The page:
Dodgers: MLB releases statement in response to Justin Turner disobeying protocols

Justin Turner, Los Angeles Dodgers (Photo by John McCoy/Getty Images)
Justin Turner, Los Angeles Dodgers (Photo by John McCoy/Getty Images) /

Major League Baseball will be investigating Justin Turner.

Like we said, Major League Baseball is going to have some explaining to do after Tuesday night’s debacle involving Los Angeles Dodgers slugger Justin Turner, who was removed from Game 6 of the World Series due to a positive COVID-19 test but then came back out onto the field to celebrate the victory with his teammates.

Apparently, Turner was asked to remain in self-isolation, but he disregarded those orders and nobody decided to stop him. MLB commissioner Rob Manfred was there. He didn’t do anything. Dodgers team president Andrew Friedman was there. He didn’t do anything.

This went fully unchecked and it was horrible optics for the league, which had worked hard to keep its players healthy after months without a positive test. As a result, MLB released a statement on the matter and will be conducting an investigation, though we’re not sure what that will entail.

Not only was Turner not wearing a mask for an overwhelming amount of his time on the field with his teammates, he was pictured next to manager Dave Roberts, who is a cancer survivor, without a mask, and he kissed his partner on live television. That’s not to mention he was hugging his teammates and passing around the Commissioner’s Trophy like nothing had happened.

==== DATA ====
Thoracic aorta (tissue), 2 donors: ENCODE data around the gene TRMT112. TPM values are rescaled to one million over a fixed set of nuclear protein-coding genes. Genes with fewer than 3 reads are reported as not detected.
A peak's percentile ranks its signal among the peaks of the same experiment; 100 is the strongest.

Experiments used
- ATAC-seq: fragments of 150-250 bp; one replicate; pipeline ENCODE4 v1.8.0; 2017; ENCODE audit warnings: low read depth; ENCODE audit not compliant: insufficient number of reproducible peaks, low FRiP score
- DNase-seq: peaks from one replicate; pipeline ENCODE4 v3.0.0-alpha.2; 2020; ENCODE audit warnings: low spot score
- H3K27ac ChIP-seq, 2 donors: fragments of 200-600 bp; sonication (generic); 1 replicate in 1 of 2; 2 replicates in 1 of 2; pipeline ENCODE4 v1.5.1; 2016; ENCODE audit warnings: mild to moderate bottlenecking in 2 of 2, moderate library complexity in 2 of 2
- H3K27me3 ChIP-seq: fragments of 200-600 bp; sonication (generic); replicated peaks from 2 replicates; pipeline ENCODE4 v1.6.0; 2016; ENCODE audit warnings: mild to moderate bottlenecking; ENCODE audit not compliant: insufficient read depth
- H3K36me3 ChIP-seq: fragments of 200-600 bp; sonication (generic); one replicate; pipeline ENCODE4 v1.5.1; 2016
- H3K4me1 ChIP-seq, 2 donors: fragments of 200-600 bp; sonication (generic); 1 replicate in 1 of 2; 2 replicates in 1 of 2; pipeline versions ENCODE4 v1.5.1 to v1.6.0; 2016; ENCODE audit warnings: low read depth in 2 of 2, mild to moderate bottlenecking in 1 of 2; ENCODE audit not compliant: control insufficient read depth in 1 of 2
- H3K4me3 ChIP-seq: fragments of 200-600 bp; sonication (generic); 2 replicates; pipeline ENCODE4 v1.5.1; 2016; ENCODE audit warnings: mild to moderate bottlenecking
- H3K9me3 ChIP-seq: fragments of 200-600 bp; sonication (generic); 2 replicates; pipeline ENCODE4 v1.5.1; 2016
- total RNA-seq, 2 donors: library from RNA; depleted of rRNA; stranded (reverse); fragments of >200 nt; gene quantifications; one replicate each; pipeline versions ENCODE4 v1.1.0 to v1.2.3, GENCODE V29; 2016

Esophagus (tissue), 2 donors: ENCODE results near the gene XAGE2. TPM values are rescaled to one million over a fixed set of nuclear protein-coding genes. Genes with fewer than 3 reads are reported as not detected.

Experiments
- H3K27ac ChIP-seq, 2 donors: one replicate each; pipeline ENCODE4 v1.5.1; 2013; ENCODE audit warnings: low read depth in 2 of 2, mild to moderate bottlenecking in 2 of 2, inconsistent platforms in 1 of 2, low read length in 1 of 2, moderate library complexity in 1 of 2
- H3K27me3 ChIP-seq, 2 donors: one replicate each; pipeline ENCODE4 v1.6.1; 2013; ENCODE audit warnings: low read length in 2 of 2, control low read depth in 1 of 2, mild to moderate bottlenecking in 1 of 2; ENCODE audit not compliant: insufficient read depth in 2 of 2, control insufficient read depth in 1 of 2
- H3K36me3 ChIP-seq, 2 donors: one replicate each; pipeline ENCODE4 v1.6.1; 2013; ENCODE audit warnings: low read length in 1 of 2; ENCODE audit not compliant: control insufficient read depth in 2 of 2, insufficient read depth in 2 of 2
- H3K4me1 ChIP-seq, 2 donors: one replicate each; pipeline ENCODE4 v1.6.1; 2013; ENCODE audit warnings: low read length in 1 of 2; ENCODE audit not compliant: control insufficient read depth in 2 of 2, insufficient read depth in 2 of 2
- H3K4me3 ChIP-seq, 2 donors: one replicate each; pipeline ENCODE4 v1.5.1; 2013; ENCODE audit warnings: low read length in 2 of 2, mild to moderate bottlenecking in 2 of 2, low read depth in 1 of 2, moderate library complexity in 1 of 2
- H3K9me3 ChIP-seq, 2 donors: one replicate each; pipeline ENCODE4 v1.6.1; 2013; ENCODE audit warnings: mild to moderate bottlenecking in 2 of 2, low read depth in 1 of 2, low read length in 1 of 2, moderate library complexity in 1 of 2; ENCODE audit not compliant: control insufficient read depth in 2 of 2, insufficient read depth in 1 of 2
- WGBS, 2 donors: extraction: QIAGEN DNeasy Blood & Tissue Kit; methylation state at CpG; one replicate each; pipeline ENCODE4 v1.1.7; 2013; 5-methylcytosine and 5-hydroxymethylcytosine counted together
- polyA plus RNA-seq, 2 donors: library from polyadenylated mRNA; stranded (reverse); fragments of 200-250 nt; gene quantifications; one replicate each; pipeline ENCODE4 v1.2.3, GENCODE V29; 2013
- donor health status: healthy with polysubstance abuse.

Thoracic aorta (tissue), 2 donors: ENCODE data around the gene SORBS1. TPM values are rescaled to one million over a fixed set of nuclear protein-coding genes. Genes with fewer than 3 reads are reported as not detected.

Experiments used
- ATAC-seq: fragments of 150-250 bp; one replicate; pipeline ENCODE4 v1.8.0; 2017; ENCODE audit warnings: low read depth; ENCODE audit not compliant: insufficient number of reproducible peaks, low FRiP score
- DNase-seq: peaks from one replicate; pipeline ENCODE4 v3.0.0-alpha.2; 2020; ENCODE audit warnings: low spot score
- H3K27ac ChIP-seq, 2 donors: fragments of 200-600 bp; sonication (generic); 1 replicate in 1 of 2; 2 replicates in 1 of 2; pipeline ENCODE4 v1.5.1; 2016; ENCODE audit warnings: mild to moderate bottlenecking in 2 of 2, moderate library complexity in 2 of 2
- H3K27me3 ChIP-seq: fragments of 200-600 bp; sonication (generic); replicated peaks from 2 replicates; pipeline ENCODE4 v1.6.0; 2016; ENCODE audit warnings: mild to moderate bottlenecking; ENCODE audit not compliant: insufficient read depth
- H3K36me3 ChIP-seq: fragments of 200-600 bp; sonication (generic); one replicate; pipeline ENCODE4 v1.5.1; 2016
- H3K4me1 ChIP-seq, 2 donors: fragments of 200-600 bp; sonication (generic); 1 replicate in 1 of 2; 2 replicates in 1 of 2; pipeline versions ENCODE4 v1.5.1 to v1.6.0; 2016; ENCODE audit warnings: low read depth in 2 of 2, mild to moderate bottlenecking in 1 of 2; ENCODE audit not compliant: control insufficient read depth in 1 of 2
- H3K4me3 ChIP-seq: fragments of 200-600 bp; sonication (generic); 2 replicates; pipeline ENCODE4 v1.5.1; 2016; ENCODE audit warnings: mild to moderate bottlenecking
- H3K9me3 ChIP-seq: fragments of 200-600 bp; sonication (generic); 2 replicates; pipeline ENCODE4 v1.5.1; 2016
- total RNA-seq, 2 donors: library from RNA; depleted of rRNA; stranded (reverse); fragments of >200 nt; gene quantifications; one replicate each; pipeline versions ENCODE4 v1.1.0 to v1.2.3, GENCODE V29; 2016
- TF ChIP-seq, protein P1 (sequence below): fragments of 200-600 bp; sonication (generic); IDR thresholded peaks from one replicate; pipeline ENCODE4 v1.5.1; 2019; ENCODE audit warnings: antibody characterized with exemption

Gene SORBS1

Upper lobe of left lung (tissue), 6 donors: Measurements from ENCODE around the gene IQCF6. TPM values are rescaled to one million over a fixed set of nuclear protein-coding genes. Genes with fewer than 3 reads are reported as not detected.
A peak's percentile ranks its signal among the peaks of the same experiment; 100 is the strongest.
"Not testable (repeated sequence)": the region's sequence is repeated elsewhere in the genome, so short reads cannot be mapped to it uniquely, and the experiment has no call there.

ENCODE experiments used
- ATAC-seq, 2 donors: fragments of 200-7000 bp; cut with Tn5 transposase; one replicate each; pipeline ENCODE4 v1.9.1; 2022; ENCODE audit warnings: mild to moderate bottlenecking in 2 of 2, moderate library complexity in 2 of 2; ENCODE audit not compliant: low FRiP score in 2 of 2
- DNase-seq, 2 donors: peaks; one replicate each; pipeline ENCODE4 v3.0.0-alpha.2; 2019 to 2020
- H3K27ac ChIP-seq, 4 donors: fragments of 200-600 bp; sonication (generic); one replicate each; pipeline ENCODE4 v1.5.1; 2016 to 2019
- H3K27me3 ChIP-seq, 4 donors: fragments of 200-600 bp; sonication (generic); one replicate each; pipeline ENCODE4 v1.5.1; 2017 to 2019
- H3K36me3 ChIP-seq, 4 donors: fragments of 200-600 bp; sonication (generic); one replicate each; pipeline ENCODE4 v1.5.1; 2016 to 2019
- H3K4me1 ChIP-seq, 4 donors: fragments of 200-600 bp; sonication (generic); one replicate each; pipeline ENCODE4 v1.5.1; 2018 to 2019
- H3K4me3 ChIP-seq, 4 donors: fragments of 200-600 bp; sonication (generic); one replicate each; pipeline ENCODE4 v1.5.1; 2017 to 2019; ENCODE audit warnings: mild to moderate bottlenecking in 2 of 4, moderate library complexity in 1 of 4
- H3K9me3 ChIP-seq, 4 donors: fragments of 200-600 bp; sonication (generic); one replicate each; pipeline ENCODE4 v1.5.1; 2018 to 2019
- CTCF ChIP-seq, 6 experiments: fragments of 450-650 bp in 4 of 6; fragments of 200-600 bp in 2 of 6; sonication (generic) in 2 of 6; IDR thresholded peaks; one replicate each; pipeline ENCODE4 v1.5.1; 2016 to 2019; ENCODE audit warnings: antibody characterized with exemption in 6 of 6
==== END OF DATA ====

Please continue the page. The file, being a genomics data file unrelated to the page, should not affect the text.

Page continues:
What’s arguably even worse is that Turner got support from Friedman and teammate Mookie Betts. Friedman essentially said it didn’t matter since everyone was already exposed to Turner throughout the first eight innings of the game, and Betts said, “He’s part of the team. Forget all that. He’s part of the team. We’re not excluding him from anything.”

Well, this is a bit of a different situation, we’d venture to say.

It’s a difficult situation all around. Winning a World Series is a once-in-a-lifetime occurrence, but putting so many other people at risk because you want to celebrate the victory is as selfish as it gets. There could’ve been so many other ways to handle this in terms of distancing Turner from his teammates or the at-risk coaches/assistants.

Instead, it was as if nothing had happened. The Dodgers and MLB reportedly ignored an inconclusive test from Monday (which is supposed to be treated like a positive test, according to medical experts), and the franchise’s first World Series victory in 32 years is being overshadowed by more of the league’s incompetence.